Korth and Nighthawk Custom are highly respected names in the firearms industry. Now they have teamed up, with Nighthawk importing Korth revolvers into the United States. The Mongoose is the company’s full-sized .357 Magnum with a black DLC finish. The gun is also available with a 9mm conversion kit. The standard barrel length is 4 inches, with optional lengths of 3, 5.25 and 6 inches. Each gun is inspected by Nighthawk Custom and is properly marked as such.
A 9mm, the Sky Hawk is a bit different than some other Korth revolvers imported by Nighthawk Custom. Import restrictions prevent Korth from shipping 2-inch-barreled revolvers into the U.S., so Nighthawk builds these revolvers with its own 2-inch barrels. Unlike most 9mm revolvers, the Sky Hawk does not require moon clips to hold the rimless cartridges. Instead, it uses a proprietary ejection system.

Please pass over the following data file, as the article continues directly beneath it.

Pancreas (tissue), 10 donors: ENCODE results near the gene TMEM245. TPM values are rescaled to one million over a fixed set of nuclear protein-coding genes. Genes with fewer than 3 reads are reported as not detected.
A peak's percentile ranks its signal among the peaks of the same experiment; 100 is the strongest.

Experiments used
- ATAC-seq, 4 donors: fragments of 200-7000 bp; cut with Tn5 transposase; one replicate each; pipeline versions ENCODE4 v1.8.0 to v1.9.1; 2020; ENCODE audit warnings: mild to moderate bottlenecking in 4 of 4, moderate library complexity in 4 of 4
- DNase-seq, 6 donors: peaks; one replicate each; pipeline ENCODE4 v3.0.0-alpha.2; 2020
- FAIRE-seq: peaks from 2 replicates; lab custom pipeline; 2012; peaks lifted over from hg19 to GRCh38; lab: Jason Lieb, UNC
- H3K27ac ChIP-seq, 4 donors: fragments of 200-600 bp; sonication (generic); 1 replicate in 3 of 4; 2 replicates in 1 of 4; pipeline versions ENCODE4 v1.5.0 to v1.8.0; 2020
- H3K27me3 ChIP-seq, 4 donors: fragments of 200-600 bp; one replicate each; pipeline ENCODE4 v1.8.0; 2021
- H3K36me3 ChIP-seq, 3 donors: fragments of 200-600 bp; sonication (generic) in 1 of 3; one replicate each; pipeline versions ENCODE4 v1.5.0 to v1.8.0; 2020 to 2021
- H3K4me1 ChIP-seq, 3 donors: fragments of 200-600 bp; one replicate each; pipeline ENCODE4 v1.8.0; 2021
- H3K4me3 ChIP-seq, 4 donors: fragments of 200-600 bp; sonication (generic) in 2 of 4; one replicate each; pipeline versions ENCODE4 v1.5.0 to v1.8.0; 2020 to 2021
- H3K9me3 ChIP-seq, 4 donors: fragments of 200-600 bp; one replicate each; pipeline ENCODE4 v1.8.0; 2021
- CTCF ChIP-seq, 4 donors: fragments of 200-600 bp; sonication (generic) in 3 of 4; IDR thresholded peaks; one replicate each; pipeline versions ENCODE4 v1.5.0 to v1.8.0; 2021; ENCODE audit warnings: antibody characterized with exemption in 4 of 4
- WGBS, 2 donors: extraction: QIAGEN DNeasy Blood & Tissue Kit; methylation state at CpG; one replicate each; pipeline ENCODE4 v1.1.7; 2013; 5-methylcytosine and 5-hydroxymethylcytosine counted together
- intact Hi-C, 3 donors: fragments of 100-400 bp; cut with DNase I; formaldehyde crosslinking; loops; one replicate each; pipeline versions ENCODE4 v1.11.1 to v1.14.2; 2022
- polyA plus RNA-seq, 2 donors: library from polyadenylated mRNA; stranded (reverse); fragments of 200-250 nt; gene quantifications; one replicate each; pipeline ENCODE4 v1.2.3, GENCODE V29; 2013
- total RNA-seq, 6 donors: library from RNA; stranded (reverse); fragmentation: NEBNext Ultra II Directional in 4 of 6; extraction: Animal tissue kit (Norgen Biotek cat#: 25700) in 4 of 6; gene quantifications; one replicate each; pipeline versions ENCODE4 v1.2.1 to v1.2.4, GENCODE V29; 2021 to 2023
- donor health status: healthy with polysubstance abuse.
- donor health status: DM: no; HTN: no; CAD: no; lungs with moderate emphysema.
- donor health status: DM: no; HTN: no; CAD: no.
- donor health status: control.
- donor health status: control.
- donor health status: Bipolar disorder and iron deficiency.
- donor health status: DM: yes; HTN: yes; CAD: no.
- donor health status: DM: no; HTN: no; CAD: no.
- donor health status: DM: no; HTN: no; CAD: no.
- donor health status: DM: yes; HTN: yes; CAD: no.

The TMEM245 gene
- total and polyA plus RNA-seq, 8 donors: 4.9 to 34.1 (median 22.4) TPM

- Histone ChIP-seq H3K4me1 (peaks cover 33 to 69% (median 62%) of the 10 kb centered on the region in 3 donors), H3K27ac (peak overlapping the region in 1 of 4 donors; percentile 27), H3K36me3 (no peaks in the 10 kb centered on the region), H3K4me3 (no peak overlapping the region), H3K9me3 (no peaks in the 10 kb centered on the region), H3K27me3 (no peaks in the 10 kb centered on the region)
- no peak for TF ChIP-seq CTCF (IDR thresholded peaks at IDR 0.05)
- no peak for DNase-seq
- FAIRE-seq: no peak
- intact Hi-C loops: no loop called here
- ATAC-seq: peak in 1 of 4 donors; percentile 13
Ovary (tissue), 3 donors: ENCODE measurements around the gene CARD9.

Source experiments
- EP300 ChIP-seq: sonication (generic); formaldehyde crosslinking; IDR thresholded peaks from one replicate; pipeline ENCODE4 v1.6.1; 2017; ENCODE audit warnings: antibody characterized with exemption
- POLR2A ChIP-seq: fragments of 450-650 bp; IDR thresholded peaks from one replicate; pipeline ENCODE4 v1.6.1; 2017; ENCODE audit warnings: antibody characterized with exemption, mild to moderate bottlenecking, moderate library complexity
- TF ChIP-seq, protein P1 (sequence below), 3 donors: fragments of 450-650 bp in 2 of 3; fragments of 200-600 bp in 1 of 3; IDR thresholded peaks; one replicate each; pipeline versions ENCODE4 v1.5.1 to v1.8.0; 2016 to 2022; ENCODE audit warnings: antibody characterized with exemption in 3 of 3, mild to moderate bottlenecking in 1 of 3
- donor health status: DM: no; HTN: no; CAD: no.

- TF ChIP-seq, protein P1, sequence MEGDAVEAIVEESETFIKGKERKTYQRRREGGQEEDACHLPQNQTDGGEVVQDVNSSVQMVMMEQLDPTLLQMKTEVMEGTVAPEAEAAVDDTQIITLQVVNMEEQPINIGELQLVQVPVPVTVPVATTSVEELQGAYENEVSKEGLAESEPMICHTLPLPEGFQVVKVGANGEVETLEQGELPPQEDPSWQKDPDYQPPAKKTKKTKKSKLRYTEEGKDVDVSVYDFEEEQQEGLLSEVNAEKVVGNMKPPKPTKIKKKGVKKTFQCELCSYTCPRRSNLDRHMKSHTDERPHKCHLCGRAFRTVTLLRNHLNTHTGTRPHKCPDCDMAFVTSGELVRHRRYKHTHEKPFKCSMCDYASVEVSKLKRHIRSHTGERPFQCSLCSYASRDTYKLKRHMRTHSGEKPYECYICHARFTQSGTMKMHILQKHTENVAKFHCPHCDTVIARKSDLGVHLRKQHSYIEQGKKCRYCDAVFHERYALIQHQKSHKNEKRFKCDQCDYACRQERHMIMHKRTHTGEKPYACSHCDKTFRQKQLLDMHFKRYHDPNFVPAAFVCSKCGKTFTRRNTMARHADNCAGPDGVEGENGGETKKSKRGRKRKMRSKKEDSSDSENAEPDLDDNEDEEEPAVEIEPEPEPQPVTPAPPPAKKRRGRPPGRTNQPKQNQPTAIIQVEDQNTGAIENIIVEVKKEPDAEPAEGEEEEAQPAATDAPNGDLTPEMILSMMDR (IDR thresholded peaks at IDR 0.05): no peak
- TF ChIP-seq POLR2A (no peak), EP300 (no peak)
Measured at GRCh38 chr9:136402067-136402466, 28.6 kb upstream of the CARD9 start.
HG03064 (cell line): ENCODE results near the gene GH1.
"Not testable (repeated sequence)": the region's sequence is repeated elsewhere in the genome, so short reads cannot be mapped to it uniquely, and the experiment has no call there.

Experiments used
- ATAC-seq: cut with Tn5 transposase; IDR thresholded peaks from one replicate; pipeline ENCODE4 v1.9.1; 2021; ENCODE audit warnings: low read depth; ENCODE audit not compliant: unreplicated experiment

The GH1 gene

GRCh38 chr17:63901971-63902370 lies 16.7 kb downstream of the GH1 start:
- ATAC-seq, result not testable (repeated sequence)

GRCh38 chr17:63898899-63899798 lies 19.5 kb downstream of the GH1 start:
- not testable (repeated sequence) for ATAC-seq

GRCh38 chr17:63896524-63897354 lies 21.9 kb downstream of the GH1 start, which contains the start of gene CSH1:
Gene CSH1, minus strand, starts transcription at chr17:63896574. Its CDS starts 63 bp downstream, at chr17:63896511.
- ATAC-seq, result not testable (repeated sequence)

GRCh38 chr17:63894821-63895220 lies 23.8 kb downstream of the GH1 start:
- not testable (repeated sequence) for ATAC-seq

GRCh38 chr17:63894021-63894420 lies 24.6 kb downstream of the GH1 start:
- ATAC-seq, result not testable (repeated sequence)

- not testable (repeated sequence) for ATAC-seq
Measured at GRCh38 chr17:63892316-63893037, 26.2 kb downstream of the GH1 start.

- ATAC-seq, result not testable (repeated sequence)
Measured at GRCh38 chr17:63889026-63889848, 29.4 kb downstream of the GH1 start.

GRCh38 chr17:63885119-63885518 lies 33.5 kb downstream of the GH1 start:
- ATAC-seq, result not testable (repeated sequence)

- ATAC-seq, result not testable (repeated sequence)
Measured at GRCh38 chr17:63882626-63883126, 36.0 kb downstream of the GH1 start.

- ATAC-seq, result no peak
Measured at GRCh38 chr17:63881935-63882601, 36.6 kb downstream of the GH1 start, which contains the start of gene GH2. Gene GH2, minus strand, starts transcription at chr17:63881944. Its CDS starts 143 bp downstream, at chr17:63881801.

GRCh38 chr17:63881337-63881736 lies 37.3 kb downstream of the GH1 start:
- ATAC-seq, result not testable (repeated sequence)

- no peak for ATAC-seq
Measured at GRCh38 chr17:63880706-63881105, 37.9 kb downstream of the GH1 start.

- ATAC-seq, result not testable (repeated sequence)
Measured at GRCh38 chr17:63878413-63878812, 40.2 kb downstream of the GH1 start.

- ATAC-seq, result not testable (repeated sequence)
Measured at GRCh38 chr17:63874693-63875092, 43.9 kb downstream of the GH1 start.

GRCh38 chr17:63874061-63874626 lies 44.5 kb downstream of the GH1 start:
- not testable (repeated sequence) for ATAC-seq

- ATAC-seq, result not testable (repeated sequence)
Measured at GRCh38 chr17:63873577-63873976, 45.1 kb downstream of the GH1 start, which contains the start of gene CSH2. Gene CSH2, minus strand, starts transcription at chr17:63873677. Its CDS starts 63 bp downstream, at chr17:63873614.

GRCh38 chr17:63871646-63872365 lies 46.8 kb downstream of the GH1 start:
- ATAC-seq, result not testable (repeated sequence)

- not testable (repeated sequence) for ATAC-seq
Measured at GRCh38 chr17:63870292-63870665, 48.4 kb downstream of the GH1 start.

For hunting and target shooting, the Super Sport is a great choice. Equipped with the Roller Trigger, the double-action pull on this gun is one of the best on the market. The barrel is a 6-inch, cold-hammer-forged model from Lothar Walther. Chambered in .357 Magnum, the gun is equipped with Picatinny rails on the top and sides for optics, lasers, lights and other accessories. A 9mm conversion cylinder is also available from Nighthawk.